Process Discovery and Process Mining: Understanding Differences in Analysis

Michael Eisner March 19, 2021 Process Mining

process-discovery-mining

A recent McKinsey Global Survey that analyzed the imperatives for automation success found that “more companies are pursuing automation now than two years ago. Two-thirds of respondents say their organizations are at least piloting the automation of business processes in one or more business units or functions, compared with 57 percent who said so in the previous survey.”

The Survey found that the most commonly deployed automation technologies are business process management (BPM) platforms and robotic process automation (RPA). “These are followed by image-recognition technologies…and automated process-mining, process discovery, and documentation tools.” The demand for process mining and process discovery tools has exploded in recent years given the proliferation of automation technologies. According to experts, the process mining software market is expected to exceed $10 billion by 2028.

Process discovery and process mining technologies help provide organizations with invaluable insights on how business processes actually perform and identify opportunities for improvement. While these terms are often used interchangeably, there are some important differences between the two technologies.    

What is Process Mining?

Process mining is a technique for discovering, monitoring, and improving business processes. Using software, process mining technology automatically monitors processes, extracts data from event logs, and provides stakeholders with fact-based insights to aid decision-making and optimization. This focus on a specific business process to improve performance is a key difference between process mining vs business intelligence.

According to Gartner, “Process mining aims to discover, monitor, and improve real processes (i.e., not assumed processes) by extracting knowledge from event logs readily available in today’s information systems. Process mining includes (automated) process discovery…”. Thus, process discovery is a component of process mining.  

What is Process Discovery?

Process discovery uses different techniques and tools to discover how a business process is executed. Process discovery gives stakeholders a complete picture of a process by identifying unknowns. Process discovery is a sub-category of process mining. Most process mining solutions also offer process discovery features.

Organizations can use process discovery to create what Gartner has termed as a “digital twin.” This is a digital representation of an organization that accounts for the invisible components of business processes. They are invisible because traditional process mapping techniques fail to identify them leading to an incomplete picture of an organization’s processes.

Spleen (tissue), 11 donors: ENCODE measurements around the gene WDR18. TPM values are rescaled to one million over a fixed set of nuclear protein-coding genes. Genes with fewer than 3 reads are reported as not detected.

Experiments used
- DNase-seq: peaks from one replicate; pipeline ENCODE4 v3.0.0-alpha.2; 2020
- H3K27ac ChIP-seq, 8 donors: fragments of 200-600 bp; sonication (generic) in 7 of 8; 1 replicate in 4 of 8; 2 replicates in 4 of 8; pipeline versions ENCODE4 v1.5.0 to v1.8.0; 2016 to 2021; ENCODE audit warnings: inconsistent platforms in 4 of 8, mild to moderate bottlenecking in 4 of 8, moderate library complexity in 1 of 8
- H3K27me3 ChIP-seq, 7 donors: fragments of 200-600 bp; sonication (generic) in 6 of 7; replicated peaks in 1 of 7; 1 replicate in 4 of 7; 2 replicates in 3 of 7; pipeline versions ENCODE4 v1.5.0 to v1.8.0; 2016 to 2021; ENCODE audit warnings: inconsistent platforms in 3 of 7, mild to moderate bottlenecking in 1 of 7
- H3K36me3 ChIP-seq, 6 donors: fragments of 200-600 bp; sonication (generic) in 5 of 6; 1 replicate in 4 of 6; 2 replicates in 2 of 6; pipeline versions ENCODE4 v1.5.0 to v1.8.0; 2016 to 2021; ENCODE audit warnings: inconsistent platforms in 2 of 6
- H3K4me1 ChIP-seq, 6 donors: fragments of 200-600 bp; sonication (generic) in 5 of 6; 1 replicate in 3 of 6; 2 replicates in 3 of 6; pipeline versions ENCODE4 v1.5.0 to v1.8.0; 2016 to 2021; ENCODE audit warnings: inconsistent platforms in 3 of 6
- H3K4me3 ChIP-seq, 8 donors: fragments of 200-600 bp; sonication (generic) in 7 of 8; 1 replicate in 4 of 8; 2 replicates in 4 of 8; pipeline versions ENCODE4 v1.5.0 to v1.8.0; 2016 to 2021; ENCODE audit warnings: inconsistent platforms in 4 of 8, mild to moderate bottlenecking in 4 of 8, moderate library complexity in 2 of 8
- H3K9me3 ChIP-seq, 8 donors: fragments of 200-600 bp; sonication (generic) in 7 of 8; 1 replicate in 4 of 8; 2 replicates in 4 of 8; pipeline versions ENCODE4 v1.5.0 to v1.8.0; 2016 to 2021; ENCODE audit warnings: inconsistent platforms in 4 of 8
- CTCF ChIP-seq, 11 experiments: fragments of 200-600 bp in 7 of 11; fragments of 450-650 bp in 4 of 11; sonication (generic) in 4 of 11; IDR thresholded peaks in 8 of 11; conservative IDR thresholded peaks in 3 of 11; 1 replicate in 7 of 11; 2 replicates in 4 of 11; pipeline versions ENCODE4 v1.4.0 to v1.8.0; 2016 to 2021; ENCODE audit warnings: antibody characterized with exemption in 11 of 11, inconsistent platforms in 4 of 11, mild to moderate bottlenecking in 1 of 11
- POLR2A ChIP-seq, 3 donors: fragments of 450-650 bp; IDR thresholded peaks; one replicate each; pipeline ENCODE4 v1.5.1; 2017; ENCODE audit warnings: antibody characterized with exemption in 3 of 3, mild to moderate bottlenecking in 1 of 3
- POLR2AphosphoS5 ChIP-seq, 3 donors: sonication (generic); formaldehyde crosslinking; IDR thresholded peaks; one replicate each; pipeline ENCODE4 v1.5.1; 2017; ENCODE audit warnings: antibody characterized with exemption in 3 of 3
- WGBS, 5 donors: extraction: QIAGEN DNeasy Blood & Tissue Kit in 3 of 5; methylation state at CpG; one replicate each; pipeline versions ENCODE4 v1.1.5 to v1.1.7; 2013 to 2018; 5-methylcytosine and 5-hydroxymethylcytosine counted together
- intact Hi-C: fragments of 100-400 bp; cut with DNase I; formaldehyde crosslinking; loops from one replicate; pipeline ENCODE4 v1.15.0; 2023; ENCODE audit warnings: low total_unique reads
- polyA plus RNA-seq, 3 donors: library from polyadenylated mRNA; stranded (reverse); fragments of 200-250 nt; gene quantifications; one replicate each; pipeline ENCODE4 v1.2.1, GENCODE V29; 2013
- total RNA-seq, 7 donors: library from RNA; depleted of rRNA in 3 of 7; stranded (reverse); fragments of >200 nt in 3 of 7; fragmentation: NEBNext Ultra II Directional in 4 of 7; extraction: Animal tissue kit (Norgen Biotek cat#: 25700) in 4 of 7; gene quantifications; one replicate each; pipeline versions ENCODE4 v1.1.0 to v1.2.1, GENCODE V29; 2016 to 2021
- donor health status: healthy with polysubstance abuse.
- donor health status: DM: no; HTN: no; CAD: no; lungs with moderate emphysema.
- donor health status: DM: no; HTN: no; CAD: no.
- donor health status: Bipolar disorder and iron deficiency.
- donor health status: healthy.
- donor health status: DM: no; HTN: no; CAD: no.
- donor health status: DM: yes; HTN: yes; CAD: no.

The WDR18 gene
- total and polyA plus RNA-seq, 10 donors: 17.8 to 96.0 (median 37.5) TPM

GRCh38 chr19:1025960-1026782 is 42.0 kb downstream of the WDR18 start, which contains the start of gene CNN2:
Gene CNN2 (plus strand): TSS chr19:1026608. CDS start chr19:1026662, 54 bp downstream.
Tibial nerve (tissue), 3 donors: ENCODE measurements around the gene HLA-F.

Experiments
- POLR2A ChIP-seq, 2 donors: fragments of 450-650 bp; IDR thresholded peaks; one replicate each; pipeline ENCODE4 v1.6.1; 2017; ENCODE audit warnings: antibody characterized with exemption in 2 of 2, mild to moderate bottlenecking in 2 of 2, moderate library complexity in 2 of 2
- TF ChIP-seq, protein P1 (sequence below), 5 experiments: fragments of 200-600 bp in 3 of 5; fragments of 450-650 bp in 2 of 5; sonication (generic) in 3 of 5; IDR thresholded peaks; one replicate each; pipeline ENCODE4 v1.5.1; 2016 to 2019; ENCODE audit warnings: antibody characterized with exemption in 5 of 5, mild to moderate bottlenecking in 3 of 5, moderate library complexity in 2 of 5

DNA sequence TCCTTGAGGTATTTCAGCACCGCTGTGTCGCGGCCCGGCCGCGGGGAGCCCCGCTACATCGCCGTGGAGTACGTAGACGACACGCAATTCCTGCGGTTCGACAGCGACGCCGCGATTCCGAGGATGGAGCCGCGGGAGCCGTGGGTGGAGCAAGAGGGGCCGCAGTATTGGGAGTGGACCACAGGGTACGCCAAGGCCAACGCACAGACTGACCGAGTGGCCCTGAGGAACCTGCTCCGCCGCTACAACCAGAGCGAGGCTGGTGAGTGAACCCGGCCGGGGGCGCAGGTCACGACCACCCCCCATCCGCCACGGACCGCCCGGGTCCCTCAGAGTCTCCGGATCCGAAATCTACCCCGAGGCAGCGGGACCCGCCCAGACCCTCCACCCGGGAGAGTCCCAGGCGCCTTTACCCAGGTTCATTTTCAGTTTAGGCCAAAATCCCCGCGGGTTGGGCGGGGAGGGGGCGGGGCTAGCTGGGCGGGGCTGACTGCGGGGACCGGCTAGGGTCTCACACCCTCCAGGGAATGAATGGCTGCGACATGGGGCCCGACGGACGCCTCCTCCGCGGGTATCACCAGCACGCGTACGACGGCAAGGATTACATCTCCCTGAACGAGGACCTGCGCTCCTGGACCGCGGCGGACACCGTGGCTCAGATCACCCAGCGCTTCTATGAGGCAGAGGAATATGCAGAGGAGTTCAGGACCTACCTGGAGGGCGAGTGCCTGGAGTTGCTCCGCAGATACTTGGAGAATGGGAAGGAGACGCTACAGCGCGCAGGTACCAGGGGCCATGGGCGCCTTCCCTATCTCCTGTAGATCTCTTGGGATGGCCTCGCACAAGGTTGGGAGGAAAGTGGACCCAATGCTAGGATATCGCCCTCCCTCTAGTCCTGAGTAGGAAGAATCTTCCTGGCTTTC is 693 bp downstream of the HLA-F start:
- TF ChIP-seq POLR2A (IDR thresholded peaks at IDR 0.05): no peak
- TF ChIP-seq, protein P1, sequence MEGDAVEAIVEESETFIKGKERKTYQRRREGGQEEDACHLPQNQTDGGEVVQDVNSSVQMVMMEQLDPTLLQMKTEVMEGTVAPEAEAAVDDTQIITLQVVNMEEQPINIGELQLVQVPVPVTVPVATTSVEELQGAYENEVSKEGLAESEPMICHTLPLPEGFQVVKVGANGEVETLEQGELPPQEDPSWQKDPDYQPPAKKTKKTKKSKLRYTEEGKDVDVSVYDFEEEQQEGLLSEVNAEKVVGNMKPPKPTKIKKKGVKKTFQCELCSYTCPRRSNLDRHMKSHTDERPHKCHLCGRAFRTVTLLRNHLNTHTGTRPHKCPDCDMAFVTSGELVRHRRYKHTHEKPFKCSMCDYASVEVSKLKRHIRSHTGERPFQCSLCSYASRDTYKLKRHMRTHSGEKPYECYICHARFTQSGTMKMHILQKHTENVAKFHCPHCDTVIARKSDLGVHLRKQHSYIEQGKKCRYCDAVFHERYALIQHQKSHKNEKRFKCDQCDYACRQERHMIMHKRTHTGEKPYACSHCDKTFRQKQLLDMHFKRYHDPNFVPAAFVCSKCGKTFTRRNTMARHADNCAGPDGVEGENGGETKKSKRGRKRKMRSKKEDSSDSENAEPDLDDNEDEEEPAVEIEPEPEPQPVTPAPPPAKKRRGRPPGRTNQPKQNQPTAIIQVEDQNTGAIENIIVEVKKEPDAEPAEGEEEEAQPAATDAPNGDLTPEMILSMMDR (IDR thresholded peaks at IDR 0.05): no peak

Key Differences Between Process Mining and Process Discovery

There are some key differences between process discovery and mining that are worth mentioning.

Process mining relies on event logs to analyze a business method. Process discovery technologies, however, employ an AI-based approach to unveil ad hoc human-digital interactions to uncover variations.

In other words, process mining shows what has transpired digitally while process discovery brings in the human element by focusing on user interaction data. For example, suppose Tom wants to submit a purchase order for some office supplies. He completes a purchase order entering the vendor’s information, products, prices, and payment terms. A process discovery solution will focus on Tom’s interactions to add context to data extracted from event logs through process mining.

Unlike process mining, process discovery technologies do not require integration with an organization’s back-end systems. Process discovery works through a virtual agent on the user’s desktop that records user interactions such as keystrokes and mouse clicks. These interactions are combined with context recognition to determine how tasks are performed and to identify variations.

Process mining and process discovery are not mutually exclusive. Combining the two technologies can help organizations to learn more about their business processes, optimize their processes, and implement automation throughout the organization.  

ProcessMaker offers an industry leading low-code intelligent business process management suite (iBPMS). Organizations across a broad range of industries use ProcessMaker’s iBPMS with process mining and process discovery technologies to advance their digital transformation journeys. 

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